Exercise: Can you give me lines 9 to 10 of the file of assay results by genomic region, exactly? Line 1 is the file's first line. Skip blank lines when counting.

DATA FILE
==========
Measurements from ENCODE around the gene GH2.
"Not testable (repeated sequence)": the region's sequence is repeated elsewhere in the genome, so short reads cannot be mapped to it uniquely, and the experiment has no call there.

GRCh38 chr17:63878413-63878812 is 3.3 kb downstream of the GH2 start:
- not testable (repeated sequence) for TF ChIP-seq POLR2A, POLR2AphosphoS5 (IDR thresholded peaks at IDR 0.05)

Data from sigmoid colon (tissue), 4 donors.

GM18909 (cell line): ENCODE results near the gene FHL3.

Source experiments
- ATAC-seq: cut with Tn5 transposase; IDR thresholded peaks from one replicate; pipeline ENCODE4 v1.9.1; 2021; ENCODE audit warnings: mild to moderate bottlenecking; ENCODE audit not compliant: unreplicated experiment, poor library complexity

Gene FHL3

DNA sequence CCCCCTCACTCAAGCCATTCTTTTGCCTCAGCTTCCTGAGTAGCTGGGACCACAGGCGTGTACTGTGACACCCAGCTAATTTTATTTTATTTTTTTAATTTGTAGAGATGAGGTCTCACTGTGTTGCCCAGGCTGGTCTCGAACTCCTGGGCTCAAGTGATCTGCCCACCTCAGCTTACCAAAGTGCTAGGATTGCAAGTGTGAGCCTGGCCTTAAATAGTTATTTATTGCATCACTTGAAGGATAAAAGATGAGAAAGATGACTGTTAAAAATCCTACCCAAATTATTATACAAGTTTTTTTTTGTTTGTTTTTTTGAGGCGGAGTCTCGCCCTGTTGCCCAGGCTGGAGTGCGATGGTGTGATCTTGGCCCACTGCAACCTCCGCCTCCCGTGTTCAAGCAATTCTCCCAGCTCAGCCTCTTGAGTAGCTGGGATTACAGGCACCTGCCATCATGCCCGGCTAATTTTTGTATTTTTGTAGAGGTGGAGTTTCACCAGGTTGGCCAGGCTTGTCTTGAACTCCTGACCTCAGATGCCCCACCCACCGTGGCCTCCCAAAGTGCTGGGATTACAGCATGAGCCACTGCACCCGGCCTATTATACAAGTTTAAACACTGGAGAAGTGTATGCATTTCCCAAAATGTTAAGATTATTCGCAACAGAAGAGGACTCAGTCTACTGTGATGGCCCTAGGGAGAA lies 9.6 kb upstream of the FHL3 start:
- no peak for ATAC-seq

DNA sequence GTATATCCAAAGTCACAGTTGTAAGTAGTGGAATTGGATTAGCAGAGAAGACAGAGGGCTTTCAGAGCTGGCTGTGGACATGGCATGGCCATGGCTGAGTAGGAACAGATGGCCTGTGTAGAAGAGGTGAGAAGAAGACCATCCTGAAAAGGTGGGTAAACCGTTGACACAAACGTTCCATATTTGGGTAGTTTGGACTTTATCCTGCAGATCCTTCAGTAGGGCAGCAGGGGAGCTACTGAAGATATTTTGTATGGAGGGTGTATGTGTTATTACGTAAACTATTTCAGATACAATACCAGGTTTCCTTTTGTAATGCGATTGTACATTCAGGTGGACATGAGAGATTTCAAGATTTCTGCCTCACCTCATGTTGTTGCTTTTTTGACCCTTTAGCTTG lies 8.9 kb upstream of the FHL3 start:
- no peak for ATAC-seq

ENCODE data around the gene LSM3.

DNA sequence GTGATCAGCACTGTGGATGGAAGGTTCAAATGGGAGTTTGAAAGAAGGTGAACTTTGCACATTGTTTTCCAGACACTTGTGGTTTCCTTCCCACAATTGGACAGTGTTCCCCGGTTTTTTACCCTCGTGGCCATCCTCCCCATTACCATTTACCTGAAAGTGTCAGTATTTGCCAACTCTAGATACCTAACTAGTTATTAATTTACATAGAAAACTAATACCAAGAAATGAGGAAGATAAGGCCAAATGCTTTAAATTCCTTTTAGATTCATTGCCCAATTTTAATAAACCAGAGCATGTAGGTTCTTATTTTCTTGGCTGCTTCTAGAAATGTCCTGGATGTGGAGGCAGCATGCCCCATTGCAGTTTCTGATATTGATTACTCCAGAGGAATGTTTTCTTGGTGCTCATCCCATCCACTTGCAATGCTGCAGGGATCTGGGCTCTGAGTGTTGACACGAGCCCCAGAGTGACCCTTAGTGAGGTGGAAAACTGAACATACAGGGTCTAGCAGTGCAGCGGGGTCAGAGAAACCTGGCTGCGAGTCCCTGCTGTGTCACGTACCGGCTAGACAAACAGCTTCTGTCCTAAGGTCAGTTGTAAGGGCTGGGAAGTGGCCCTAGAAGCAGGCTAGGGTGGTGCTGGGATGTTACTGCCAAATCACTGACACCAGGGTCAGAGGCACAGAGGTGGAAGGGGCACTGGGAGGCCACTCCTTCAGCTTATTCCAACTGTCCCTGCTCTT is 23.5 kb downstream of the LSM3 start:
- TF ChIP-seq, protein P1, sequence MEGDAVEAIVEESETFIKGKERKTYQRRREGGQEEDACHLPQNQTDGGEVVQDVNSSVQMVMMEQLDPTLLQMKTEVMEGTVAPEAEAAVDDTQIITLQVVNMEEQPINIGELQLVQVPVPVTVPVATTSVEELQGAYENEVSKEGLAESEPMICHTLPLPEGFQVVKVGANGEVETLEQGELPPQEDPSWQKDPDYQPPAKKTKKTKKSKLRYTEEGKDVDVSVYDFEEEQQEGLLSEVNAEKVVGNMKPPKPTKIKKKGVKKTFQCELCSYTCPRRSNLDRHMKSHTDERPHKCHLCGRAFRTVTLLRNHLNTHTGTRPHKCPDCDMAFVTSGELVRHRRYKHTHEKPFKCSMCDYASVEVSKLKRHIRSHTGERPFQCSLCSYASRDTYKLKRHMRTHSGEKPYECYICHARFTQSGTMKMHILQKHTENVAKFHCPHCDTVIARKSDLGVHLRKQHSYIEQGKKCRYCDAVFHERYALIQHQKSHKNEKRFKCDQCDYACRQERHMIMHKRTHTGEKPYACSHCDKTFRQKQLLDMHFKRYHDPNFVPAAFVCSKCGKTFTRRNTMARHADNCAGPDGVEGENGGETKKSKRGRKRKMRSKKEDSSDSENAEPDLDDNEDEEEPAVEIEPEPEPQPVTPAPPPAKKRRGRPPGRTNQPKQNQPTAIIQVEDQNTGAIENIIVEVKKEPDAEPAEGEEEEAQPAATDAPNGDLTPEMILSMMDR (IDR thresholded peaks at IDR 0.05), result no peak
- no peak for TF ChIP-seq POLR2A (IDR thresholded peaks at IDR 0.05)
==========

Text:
Gene FHL3

DNA sequence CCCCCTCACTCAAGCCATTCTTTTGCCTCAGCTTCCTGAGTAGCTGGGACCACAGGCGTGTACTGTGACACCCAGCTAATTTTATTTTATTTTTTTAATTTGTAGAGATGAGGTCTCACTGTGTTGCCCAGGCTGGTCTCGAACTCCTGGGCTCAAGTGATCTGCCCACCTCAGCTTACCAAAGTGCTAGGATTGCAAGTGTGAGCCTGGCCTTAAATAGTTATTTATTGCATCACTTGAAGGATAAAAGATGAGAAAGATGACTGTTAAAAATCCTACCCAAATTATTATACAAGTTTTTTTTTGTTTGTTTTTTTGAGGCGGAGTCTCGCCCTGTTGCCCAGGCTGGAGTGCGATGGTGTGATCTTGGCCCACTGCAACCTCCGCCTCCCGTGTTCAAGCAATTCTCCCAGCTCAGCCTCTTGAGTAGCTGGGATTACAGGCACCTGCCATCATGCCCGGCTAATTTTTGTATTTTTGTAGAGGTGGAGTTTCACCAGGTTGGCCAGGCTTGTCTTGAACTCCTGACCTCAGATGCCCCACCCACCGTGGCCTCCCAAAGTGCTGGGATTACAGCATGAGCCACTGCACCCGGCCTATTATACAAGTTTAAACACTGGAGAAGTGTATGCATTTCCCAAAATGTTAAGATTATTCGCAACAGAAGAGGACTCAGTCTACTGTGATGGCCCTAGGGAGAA lies 9.6 kb upstream of the FHL3 start: